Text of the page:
Did You Know?
Today's word traces back to Greek melan‑ ("black, dark") and cholē ("bile"). Medical practitioners once adhered to the system of humors—bodily fluids that included black bile, yellow bile, blood, and phlegm. An imbalance of these humors was thought to lead to disorders of the mind and body. One suffering from an excess of black bile (believed to be secreted by the kidneys or spleen) could become sullen and unsociable—liable to anger, irritability, brooding, and depression. Today, doctors no longer ascribe physical and mental disorders to disruptions of the four humors, but the word melancholia is still used in psychiatry (it is identified as a "subtype" of clinical depression in the Diagnostic and Statistical Manual of Mental Disorders) and as a general term for despondency. The older term melancholy, ultimately from the same Greek roots, is historically a synonym of melancholia but now more often refers to a sad or pensive mood.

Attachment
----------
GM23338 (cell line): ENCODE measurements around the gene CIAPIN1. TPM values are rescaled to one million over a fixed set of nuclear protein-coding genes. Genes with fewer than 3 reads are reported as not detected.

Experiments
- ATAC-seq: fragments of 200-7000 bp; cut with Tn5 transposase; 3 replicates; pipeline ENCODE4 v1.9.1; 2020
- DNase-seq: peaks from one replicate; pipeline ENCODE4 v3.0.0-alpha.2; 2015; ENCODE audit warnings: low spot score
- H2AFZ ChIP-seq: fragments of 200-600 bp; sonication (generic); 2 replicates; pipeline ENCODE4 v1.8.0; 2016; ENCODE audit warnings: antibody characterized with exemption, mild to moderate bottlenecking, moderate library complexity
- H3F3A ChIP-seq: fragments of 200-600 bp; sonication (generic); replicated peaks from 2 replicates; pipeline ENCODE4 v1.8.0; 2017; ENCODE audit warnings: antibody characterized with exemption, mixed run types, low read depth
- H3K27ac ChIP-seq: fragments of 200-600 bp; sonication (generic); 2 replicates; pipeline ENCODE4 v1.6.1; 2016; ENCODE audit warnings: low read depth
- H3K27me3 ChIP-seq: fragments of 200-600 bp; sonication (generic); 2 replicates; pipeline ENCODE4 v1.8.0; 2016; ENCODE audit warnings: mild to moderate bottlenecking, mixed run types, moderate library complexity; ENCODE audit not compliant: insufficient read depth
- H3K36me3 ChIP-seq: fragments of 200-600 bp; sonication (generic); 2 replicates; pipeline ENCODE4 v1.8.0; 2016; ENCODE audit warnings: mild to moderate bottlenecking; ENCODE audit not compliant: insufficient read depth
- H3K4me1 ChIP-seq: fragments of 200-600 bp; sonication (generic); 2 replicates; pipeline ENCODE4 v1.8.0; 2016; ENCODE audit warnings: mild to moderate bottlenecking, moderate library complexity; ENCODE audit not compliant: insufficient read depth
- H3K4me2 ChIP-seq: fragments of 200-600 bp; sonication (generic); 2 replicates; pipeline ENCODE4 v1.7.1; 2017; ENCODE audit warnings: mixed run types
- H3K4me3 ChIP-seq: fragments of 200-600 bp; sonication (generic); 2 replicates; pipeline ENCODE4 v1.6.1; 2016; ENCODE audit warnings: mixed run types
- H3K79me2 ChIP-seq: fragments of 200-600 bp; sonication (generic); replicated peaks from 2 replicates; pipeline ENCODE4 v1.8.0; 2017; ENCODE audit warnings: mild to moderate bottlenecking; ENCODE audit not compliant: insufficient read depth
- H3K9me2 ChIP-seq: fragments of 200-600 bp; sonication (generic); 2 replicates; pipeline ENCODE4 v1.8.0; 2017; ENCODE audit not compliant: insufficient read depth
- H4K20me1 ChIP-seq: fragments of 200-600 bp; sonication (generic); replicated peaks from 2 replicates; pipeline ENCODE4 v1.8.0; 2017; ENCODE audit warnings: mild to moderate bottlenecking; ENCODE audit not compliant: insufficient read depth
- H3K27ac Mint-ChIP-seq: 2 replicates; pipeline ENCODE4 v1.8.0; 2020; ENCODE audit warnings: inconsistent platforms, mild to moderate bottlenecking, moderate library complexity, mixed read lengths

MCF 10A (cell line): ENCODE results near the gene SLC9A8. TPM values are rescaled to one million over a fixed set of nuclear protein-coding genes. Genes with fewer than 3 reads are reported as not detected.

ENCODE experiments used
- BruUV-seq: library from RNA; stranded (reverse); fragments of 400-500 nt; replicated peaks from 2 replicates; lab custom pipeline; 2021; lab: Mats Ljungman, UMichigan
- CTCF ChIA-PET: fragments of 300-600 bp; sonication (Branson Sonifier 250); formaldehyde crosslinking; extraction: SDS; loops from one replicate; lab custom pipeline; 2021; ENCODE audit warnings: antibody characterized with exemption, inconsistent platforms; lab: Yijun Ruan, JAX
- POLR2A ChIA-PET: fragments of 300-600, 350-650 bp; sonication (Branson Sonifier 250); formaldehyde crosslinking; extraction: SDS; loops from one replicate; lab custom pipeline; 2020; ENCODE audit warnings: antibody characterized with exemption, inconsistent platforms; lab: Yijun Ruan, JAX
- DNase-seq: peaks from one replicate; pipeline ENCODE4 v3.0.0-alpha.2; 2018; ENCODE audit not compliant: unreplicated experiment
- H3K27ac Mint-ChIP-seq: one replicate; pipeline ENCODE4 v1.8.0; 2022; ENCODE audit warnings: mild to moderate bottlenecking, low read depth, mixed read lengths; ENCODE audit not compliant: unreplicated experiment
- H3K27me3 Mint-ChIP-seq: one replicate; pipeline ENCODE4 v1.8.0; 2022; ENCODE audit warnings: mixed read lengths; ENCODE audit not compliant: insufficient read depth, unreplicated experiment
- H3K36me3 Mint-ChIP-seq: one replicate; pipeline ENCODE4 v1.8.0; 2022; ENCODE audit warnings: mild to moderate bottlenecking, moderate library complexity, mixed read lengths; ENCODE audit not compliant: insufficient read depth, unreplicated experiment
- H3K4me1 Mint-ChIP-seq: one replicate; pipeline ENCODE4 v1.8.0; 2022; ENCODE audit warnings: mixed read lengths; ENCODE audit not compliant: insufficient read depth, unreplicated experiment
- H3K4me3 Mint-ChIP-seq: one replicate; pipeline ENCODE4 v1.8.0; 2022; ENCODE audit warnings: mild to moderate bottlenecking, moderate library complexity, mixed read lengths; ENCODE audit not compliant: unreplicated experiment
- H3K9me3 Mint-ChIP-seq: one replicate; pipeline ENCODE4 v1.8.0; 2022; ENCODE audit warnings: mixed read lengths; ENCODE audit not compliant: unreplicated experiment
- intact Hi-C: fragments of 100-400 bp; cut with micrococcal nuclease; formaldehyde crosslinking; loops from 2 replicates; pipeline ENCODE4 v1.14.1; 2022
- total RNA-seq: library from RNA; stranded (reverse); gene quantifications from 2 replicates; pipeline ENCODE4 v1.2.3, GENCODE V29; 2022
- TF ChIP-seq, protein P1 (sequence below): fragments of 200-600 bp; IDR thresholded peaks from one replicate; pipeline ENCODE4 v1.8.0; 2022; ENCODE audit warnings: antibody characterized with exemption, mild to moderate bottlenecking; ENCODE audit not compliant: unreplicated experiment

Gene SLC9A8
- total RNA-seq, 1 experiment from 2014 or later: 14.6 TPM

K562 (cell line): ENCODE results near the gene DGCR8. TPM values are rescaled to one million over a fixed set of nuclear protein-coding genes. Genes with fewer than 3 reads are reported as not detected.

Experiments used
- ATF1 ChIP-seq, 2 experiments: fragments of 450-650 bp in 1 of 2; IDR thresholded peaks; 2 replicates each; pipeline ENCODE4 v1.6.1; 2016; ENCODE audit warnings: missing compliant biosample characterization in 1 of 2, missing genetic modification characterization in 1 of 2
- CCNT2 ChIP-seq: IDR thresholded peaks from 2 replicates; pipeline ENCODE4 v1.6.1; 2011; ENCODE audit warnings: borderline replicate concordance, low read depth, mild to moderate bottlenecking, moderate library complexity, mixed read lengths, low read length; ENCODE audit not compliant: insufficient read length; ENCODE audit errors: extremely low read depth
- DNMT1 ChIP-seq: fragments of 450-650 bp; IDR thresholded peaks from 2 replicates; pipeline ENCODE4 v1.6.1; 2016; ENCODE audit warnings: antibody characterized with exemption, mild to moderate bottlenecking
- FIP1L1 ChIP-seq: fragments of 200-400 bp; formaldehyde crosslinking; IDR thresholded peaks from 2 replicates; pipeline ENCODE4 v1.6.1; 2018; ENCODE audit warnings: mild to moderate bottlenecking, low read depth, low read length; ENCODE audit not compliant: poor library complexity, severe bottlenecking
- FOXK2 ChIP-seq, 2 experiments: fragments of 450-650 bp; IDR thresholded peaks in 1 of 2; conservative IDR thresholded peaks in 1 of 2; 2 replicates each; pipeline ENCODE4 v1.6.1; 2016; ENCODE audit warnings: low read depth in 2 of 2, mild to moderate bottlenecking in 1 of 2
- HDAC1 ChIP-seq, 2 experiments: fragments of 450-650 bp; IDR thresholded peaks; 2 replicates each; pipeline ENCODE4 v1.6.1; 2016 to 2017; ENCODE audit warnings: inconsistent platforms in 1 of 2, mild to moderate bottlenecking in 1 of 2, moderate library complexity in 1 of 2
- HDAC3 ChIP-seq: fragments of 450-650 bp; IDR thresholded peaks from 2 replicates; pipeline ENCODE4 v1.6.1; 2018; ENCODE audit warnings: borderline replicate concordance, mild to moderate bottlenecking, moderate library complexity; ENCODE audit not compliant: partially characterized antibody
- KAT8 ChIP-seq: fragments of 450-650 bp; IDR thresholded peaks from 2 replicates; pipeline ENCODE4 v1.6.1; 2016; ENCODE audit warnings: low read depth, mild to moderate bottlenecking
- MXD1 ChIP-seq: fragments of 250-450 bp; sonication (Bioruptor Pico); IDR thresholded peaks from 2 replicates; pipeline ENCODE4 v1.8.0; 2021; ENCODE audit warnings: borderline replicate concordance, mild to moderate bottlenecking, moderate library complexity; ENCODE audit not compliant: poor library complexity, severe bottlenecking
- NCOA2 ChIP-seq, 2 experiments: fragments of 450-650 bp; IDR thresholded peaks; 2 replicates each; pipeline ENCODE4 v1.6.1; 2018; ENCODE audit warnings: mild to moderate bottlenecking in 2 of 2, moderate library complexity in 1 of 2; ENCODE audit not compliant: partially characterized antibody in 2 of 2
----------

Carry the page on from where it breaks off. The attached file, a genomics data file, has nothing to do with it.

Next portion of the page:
"Nevertheless, wakened out of her melancholia and called to the dinner table, she changed her mind. A little food in the stomach does wonders." — Theodore Dreiser, Sister Carrie, 1900
"The ocean as healer beckoned people through the centuries. English doctors of yester-century prescribed 'sea baths' even to dissolve melancholia." — Liza Field, The Roanoke (Virginia) Times, 13 Jan. 2018
Test Your Vocabulary with M-W Quizzes
Test Your Vocabulary
Fill in the blanks to complete a word referring to a morbid concern about one's health accompanied by delusions of physical disease: h _ _ oc _ o _ d _ ia _ i _.VIEW THE ANSWER
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